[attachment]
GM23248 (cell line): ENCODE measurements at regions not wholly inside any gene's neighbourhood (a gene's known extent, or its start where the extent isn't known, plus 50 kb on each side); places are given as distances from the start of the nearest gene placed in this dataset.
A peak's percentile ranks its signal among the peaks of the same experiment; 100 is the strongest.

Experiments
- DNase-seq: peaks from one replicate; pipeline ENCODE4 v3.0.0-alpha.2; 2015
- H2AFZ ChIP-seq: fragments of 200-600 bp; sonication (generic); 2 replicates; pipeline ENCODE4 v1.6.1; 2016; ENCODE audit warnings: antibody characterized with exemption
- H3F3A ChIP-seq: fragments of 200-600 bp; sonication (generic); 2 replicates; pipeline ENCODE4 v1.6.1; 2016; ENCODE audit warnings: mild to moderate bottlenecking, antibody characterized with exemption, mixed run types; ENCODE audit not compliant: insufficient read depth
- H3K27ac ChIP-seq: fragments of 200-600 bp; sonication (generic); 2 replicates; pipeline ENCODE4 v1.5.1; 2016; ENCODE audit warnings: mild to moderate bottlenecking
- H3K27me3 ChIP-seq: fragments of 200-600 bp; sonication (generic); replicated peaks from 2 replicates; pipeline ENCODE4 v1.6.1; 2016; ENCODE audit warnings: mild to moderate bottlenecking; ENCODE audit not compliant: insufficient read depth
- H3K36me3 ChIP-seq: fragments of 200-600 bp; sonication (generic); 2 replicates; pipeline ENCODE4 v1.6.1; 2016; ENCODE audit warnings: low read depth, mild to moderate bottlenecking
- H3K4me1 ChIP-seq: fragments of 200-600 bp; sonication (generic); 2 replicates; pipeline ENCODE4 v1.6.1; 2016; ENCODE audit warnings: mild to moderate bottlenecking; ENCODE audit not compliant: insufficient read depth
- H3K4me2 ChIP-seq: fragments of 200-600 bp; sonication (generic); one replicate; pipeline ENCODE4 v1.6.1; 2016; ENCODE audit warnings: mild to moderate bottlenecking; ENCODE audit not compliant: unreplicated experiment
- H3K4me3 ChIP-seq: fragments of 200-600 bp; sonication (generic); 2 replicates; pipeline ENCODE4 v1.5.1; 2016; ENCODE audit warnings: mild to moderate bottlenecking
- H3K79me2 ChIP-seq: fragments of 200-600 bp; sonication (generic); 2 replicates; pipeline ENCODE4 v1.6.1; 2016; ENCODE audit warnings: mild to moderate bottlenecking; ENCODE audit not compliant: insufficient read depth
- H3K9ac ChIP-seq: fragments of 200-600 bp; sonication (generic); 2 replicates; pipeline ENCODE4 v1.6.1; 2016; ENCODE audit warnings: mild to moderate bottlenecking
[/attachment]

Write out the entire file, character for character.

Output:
GM23248 (cell line): ENCODE measurements at regions not wholly inside any gene's neighbourhood (a gene's known extent, or its start where the extent isn't known, plus 50 kb on each side); places are given as distances from the start of the nearest gene placed in this dataset.
A peak's percentile ranks its signal among the peaks of the same experiment; 100 is the strongest.

Experiments
- DNase-seq: peaks from one replicate; pipeline ENCODE4 v3.0.0-alpha.2; 2015
- H2AFZ ChIP-seq: fragments of 200-600 bp; sonication (generic); 2 replicates; pipeline ENCODE4 v1.6.1; 2016; ENCODE audit warnings: antibody characterized with exemption
- H3F3A ChIP-seq: fragments of 200-600 bp; sonication (generic); 2 replicates; pipeline ENCODE4 v1.6.1; 2016; ENCODE audit warnings: mild to moderate bottlenecking, antibody characterized with exemption, mixed run types; ENCODE audit not compliant: insufficient read depth
- H3K27ac ChIP-seq: fragments of 200-600 bp; sonication (generic); 2 replicates; pipeline ENCODE4 v1.5.1; 2016; ENCODE audit warnings: mild to moderate bottlenecking
- H3K27me3 ChIP-seq: fragments of 200-600 bp; sonication (generic); replicated peaks from 2 replicates; pipeline ENCODE4 v1.6.1; 2016; ENCODE audit warnings: mild to moderate bottlenecking; ENCODE audit not compliant: insufficient read depth
- H3K36me3 ChIP-seq: fragments of 200-600 bp; sonication (generic); 2 replicates; pipeline ENCODE4 v1.6.1; 2016; ENCODE audit warnings: low read depth, mild to moderate bottlenecking
- H3K4me1 ChIP-seq: fragments of 200-600 bp; sonication (generic); 2 replicates; pipeline ENCODE4 v1.6.1; 2016; ENCODE audit warnings: mild to moderate bottlenecking; ENCODE audit not compliant: insufficient read depth
- H3K4me2 ChIP-seq: fragments of 200-600 bp; sonication (generic); one replicate; pipeline ENCODE4 v1.6.1; 2016; ENCODE audit warnings: mild to moderate bottlenecking; ENCODE audit not compliant: unreplicated experiment
- H3K4me3 ChIP-seq: fragments of 200-600 bp; sonication (generic); 2 replicates; pipeline ENCODE4 v1.5.1; 2016; ENCODE audit warnings: mild to moderate bottlenecking
- H3K79me2 ChIP-seq: fragments of 200-600 bp; sonication (generic); 2 replicates; pipeline ENCODE4 v1.6.1; 2016; ENCODE audit warnings: mild to moderate bottlenecking; ENCODE audit not compliant: insufficient read depth
- H3K9ac ChIP-seq: fragments of 200-600 bp; sonication (generic); 2 replicates; pipeline ENCODE4 v1.6.1; 2016; ENCODE audit warnings: mild to moderate bottlenecking